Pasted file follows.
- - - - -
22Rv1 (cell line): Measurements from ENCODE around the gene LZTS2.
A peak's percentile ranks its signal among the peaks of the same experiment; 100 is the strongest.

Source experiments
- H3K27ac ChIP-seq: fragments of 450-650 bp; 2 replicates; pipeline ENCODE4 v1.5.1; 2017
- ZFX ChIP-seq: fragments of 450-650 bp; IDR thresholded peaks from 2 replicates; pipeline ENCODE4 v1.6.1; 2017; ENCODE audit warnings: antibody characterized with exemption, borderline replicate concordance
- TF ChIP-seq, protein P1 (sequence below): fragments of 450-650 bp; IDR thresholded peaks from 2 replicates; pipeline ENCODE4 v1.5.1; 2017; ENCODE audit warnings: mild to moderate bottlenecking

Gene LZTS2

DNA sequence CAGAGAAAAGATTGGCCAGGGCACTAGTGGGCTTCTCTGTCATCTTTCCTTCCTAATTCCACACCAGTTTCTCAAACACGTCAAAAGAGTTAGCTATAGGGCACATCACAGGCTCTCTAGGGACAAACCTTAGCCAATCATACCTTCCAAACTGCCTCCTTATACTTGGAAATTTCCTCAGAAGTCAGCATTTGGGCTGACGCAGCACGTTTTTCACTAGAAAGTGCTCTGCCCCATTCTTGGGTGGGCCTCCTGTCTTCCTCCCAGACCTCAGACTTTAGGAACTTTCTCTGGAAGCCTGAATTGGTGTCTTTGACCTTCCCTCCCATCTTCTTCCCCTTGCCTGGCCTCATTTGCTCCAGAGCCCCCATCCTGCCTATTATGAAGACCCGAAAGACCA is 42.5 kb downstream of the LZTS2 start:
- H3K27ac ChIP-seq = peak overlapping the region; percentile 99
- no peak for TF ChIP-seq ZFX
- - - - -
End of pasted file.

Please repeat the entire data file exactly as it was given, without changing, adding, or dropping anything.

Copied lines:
22Rv1 (cell line): Measurements from ENCODE around the gene LZTS2.
A peak's percentile ranks its signal among the peaks of the same experiment; 100 is the strongest.

Source experiments
- H3K27ac ChIP-seq: fragments of 450-650 bp; 2 replicates; pipeline ENCODE4 v1.5.1; 2017
- ZFX ChIP-seq: fragments of 450-650 bp; IDR thresholded peaks from 2 replicates; pipeline ENCODE4 v1.6.1; 2017; ENCODE audit warnings: antibody characterized with exemption, borderline replicate concordance
- TF ChIP-seq, protein P1 (sequence below): fragments of 450-650 bp; IDR thresholded peaks from 2 replicates; pipeline ENCODE4 v1.5.1; 2017; ENCODE audit warnings: mild to moderate bottlenecking

Gene LZTS2

DNA sequence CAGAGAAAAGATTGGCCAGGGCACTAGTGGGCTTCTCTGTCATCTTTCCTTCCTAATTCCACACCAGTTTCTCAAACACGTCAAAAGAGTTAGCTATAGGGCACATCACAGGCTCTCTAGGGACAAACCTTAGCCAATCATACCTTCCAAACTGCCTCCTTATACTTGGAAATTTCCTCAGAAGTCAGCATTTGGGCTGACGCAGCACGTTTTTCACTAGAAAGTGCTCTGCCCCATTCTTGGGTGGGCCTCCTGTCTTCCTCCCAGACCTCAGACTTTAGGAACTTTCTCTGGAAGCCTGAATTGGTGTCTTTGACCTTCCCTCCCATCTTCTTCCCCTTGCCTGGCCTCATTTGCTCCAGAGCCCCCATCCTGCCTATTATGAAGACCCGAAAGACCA is 42.5 kb downstream of the LZTS2 start:
- H3K27ac ChIP-seq = peak overlapping the region; percentile 99
- no peak for TF ChIP-seq ZFX